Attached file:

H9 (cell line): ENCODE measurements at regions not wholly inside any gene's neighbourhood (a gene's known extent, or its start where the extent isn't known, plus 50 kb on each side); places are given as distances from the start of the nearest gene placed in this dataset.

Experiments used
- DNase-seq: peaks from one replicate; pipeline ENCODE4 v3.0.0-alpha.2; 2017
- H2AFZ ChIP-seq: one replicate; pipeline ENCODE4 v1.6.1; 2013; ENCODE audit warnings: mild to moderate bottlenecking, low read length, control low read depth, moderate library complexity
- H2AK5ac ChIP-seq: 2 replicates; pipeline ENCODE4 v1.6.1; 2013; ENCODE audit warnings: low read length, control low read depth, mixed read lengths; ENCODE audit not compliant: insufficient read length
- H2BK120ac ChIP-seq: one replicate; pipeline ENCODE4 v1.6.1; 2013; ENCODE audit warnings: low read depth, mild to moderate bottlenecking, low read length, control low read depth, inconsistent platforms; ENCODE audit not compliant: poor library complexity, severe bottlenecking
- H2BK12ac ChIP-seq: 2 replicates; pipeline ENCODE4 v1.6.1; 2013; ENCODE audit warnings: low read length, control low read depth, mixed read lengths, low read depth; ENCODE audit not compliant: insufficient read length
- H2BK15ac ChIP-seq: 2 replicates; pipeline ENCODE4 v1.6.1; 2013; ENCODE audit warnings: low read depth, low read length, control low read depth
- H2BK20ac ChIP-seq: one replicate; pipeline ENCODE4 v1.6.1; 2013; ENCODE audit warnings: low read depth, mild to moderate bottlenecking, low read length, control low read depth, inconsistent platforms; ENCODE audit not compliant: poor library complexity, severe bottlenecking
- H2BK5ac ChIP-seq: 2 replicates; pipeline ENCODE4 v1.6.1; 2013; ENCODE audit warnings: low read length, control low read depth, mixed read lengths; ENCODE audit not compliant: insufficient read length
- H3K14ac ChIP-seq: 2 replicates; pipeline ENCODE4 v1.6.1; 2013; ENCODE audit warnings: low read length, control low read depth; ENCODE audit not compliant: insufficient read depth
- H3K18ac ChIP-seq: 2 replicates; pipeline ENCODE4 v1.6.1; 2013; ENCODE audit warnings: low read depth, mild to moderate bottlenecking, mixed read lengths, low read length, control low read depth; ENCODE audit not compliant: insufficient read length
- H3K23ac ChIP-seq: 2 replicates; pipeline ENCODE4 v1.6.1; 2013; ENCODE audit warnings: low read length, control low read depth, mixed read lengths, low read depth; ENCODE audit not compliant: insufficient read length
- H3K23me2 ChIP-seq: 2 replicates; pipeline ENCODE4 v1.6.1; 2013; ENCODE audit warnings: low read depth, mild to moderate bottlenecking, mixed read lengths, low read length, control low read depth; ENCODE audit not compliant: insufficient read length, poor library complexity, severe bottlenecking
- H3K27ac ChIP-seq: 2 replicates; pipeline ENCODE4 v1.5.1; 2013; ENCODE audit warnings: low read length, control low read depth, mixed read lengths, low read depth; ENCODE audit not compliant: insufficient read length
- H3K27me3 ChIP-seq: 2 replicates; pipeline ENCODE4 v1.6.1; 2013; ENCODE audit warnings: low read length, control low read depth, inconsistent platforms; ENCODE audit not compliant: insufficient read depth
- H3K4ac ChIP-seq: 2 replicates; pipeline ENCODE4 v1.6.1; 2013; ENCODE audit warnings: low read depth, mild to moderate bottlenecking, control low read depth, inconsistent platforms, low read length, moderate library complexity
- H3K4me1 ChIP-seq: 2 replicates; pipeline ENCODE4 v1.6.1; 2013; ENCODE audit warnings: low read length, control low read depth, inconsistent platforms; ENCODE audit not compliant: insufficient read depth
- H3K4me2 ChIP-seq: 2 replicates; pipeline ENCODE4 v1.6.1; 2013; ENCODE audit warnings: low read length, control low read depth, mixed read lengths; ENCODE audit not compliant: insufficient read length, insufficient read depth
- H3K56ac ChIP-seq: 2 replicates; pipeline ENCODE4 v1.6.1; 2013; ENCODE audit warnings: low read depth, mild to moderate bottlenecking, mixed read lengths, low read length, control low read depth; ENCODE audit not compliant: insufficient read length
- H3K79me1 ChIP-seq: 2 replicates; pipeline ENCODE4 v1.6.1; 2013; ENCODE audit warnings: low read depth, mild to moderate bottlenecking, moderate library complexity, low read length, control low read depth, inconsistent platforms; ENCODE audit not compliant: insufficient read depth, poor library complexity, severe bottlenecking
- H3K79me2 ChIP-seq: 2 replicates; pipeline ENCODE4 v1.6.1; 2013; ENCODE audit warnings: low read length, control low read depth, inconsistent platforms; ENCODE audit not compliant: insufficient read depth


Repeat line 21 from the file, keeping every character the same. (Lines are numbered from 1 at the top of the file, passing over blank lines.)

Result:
- H3K79me1 ChIP-seq: 2 replicates; pipeline ENCODE4 v1.6.1; 2013; ENCODE audit warnings: low read depth, mild to moderate bottlenecking, moderate library complexity, low read length, control low read depth, inconsistent platforms; ENCODE audit not compliant: insufficient read depth, poor library complexity, severe bottlenecking